Manhattan College’s Charles Geisst Publishes Financial History Book

Financial historian Charles Geisst, Ph.D., Ambassador Charles A. Gargano Professor of Economics and Finance at Manhattan College, will publish his 19th book, Beggar Thy Neighbor: A History of Usury and Debt, on March 4. Beggar Thy Neighbor recounts the major debt revolutions of the past to the most recent financial crises.

Geisst is also the author of The New York Times Business Bestseller Wall Street: A History (1997 and 2004), which was rereleased as a new edition in October 2012. His new book, Beggar Thy Neighbor, analyzes how extensive leverage and debt were behind most financial market crashes, starting with the Renaissance to present day.

“The book demonstrates how usury prohibitions, as part of the natural law tradition in Western and Islamic societies, continue to play a key role in banking regulation despite modern advances in finance,” Geisst said.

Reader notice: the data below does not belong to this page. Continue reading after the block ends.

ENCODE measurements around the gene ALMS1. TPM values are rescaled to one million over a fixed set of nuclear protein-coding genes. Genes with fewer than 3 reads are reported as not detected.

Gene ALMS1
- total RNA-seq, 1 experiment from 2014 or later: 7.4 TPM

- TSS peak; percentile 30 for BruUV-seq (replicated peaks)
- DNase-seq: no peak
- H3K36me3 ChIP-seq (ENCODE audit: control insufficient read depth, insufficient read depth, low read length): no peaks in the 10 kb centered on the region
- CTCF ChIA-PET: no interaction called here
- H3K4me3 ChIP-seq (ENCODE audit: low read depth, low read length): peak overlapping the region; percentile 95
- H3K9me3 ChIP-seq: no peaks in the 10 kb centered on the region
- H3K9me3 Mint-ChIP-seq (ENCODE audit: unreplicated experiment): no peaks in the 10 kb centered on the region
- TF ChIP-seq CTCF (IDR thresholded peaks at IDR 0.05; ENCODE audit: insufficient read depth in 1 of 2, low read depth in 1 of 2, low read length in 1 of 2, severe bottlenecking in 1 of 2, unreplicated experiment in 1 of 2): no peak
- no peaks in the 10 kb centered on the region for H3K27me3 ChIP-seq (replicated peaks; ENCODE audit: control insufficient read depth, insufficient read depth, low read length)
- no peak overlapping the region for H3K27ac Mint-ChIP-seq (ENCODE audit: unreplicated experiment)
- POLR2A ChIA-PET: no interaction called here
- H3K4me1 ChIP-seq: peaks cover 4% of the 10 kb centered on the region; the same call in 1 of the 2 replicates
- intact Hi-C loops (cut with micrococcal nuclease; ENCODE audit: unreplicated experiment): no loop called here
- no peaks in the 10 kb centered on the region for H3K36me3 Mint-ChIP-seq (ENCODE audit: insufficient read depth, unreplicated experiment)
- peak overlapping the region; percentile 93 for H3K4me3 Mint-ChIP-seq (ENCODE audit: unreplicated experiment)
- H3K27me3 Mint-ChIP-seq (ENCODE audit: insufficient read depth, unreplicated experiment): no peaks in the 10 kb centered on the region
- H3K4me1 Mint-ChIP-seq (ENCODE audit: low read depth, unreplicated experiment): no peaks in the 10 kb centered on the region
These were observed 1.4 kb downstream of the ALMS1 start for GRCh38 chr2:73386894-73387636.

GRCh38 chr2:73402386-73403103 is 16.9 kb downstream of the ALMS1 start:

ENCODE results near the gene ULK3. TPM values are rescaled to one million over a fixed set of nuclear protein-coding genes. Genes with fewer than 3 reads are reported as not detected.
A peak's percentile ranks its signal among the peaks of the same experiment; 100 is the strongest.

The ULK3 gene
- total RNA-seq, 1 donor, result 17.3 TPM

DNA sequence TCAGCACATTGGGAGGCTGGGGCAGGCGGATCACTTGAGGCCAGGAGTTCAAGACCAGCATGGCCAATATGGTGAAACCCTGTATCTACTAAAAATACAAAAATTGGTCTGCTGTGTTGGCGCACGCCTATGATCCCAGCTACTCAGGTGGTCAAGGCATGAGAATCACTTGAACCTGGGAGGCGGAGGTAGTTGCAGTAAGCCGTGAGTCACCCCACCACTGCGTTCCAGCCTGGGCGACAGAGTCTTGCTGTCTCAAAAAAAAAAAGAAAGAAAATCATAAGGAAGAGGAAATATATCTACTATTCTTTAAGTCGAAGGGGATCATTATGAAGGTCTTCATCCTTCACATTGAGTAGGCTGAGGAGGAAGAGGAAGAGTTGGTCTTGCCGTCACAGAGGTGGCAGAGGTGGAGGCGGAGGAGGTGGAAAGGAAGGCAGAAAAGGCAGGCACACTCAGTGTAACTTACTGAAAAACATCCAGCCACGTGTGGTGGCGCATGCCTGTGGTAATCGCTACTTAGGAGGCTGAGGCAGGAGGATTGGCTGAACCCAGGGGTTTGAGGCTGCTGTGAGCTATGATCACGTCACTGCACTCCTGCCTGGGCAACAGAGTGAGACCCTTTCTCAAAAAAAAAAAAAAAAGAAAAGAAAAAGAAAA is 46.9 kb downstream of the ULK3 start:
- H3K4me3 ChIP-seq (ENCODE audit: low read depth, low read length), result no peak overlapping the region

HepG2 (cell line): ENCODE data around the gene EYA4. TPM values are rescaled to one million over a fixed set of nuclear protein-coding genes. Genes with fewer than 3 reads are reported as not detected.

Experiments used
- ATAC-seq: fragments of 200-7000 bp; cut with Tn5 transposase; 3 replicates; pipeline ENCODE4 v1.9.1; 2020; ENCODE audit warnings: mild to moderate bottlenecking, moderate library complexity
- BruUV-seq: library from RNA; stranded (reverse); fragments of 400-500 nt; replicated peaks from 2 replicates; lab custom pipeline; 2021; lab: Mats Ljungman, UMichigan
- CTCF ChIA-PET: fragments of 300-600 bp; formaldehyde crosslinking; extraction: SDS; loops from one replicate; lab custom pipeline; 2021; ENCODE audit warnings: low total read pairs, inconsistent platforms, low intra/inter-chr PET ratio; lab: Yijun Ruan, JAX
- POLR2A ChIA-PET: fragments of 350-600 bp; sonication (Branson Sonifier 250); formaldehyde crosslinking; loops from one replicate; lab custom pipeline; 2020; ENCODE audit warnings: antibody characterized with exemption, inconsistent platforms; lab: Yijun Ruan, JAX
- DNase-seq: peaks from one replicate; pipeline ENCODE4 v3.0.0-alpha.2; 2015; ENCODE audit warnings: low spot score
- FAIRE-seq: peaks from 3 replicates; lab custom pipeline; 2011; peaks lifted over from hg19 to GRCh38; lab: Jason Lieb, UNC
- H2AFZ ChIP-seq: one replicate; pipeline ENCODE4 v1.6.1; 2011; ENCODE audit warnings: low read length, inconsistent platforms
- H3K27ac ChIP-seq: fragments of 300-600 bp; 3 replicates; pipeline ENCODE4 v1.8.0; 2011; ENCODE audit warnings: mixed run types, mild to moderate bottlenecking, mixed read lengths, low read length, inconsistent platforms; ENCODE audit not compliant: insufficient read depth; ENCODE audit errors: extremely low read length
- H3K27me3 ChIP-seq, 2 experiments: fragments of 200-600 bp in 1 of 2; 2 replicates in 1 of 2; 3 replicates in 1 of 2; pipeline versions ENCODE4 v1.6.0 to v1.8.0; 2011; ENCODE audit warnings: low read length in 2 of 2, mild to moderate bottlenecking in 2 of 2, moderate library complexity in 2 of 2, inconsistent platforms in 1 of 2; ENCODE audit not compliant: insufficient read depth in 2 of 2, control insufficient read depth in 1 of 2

Henry Kaufman, author of On Money and Markets, A Wall Street Memoir, lauded the work as, “A compelling book not only for history buffs, but also for financial market participants who will find that events today have a long history leading up to our current travails.” In addition, Robert Wright of Augustana College, South Dakota, said the book, “is an engaging, comprehensive history of the concept of interest and usury.”

A renowned business professor at Manhattan College for more than 25 years and a former investment banker, Geisst has been a frequent contributor and commentator for The New York Times, The Wall Street Journal, Bloomberg News, NPR, The Washington Post and The Guardian, to name a few. He is also the author of Collateral Damaged: The Marketing of Consumer Debt to America (2009), Deals of the Century: Wall Street, Mergers, and The Making of Modern America (2003), Wheels of Fortune: The History of Speculation From Scandal to Respectability (2002), The Last Partnerships: Inside the Great Wall Street Money Dynasties (2001), and 13 other books.

Geisst received his B.A. from the University of Richmond, M.A. from The New School, and Ph.D. from the London School of Economics.

For more information on the book, visit